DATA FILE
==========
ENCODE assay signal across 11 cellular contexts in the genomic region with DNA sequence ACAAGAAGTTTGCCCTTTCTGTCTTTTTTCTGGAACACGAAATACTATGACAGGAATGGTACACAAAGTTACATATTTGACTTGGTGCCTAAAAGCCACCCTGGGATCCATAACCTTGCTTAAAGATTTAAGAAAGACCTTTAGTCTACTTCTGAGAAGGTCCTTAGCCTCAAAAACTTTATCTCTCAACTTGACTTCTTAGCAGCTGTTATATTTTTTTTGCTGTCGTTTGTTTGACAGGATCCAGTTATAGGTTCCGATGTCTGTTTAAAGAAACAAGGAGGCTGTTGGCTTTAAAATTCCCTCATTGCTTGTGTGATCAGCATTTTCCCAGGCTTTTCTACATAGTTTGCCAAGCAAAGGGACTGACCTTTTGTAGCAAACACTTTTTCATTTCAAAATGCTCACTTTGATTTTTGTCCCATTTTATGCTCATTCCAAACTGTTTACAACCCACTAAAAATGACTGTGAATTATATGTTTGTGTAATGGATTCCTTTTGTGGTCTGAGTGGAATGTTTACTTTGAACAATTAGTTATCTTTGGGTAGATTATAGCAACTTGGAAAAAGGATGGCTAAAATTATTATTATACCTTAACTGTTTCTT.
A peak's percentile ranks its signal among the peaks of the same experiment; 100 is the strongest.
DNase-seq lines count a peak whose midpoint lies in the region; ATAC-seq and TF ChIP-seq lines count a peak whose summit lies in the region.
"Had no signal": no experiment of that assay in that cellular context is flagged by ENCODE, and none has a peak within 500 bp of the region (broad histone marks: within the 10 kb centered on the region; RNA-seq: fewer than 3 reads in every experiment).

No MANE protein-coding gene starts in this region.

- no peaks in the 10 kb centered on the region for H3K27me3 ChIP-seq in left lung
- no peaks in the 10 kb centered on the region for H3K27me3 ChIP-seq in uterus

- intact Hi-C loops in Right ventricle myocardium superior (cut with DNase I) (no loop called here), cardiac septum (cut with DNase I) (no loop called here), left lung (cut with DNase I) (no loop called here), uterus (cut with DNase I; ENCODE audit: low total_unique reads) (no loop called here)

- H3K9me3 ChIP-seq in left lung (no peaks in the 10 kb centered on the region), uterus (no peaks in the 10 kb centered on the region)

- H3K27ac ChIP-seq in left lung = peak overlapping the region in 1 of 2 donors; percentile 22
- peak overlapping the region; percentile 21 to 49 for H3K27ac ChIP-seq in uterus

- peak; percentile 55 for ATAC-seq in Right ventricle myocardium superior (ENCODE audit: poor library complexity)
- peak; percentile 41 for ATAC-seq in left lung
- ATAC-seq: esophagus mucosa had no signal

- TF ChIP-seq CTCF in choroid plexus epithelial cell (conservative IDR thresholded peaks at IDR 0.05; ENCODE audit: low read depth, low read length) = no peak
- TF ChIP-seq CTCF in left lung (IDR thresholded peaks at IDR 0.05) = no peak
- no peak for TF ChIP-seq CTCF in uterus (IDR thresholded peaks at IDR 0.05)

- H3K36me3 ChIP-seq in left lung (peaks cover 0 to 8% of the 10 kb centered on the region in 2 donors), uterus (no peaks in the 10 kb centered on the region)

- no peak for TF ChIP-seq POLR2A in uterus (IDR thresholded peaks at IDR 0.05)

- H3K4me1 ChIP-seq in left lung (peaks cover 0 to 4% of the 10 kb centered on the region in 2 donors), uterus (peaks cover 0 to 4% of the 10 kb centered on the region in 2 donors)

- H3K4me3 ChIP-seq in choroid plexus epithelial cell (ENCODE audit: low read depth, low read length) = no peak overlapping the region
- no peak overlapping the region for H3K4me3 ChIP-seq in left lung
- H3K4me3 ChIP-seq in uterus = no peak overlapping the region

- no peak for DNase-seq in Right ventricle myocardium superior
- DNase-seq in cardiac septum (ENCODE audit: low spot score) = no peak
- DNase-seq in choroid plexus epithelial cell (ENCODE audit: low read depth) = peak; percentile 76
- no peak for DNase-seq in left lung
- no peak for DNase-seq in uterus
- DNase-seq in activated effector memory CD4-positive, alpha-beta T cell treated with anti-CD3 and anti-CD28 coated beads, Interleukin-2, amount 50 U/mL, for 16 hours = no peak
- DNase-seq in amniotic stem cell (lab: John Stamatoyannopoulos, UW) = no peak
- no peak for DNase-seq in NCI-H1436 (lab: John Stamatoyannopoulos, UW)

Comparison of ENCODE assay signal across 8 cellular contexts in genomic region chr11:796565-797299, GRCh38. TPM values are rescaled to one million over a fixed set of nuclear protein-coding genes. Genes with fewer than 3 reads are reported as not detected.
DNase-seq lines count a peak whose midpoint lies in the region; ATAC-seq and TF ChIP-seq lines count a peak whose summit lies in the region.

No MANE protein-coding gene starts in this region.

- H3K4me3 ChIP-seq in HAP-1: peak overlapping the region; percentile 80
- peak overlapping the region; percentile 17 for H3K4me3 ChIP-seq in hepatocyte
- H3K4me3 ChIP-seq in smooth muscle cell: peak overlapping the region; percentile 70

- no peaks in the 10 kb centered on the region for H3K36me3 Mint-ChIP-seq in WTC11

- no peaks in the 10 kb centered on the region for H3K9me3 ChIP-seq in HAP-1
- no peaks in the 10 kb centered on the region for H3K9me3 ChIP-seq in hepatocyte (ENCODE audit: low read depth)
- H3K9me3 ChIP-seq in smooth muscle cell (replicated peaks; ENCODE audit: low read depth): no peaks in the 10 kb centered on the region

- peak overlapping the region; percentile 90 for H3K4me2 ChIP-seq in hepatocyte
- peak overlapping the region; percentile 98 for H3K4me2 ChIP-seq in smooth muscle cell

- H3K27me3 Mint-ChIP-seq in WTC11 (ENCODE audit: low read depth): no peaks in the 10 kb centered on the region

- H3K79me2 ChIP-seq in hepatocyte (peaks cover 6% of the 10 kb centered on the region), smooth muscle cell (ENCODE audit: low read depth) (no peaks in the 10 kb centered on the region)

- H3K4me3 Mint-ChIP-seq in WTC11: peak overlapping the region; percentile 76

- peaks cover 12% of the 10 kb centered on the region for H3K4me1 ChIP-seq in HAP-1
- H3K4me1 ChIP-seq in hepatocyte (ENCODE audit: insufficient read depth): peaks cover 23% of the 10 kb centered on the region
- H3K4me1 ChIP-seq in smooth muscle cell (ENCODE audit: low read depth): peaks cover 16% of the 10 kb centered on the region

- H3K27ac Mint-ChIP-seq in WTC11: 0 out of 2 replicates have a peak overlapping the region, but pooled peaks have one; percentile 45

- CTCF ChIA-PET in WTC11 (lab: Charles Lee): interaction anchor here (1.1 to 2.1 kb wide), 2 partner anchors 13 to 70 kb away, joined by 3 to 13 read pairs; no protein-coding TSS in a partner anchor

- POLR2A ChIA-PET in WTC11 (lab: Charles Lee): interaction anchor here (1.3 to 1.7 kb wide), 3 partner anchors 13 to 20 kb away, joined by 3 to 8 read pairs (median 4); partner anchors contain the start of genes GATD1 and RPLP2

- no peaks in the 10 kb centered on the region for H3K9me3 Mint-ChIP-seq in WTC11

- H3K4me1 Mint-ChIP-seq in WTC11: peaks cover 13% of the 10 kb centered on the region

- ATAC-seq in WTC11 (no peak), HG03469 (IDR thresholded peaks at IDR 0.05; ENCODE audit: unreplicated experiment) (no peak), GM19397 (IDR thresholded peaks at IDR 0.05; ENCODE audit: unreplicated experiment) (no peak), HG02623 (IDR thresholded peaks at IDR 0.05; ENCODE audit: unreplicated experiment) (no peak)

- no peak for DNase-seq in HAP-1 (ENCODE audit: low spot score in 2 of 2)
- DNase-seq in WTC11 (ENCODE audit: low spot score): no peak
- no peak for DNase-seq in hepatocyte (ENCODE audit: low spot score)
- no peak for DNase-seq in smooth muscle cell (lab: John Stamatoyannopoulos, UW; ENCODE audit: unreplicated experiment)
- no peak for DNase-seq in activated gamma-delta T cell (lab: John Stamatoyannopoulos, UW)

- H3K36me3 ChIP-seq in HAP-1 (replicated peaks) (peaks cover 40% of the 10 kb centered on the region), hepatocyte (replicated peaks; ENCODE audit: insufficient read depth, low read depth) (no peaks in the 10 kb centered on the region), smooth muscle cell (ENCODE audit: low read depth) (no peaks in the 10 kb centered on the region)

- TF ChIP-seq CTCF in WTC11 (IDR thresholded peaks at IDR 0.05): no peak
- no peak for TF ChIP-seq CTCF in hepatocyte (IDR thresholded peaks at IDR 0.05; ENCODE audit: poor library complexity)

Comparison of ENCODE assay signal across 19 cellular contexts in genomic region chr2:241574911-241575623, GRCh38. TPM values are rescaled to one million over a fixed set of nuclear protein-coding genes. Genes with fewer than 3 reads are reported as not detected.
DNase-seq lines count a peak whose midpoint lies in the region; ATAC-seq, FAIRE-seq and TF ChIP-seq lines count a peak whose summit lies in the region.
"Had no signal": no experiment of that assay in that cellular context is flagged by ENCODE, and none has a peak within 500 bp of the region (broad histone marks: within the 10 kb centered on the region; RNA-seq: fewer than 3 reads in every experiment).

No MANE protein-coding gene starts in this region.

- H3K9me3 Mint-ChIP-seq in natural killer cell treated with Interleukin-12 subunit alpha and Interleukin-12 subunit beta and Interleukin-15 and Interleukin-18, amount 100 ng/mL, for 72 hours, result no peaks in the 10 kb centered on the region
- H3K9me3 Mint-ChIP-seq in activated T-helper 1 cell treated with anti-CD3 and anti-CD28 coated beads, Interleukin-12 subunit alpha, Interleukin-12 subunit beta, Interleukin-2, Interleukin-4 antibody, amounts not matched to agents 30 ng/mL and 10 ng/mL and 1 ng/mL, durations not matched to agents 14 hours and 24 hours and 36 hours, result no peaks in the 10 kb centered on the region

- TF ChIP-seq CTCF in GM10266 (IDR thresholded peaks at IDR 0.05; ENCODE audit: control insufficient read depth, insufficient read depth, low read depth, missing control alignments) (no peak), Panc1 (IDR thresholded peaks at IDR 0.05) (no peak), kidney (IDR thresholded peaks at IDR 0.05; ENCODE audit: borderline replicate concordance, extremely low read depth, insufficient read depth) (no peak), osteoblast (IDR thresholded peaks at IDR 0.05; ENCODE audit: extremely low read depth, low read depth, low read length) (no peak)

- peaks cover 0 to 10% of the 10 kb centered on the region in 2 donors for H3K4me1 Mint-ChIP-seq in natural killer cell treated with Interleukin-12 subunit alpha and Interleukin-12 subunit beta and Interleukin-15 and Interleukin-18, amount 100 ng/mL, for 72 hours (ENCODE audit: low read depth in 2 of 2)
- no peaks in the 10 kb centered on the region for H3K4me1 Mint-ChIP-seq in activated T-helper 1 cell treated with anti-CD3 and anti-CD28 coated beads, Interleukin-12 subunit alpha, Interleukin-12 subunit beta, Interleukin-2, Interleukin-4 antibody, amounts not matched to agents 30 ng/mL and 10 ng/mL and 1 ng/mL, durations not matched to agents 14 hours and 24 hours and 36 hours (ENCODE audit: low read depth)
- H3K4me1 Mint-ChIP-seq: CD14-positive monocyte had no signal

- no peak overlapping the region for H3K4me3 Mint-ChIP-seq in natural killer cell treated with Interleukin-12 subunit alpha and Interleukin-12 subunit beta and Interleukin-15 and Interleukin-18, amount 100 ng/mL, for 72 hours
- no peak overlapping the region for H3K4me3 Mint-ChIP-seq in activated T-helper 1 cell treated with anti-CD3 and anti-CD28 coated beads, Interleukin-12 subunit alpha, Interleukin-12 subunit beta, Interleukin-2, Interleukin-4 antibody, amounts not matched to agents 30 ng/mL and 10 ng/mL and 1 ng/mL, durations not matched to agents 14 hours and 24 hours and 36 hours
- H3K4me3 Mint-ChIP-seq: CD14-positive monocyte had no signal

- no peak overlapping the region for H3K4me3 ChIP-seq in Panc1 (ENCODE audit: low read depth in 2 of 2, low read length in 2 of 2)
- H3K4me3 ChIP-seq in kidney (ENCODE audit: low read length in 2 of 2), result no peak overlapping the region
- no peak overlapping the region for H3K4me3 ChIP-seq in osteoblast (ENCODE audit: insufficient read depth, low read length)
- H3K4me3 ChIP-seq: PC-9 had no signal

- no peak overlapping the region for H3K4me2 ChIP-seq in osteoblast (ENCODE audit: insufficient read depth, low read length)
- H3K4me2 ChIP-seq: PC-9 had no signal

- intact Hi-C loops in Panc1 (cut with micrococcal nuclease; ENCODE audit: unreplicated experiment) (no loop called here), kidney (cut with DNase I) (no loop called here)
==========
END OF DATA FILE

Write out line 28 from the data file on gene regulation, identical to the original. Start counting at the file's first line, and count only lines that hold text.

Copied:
- no peak for DNase-seq in uterus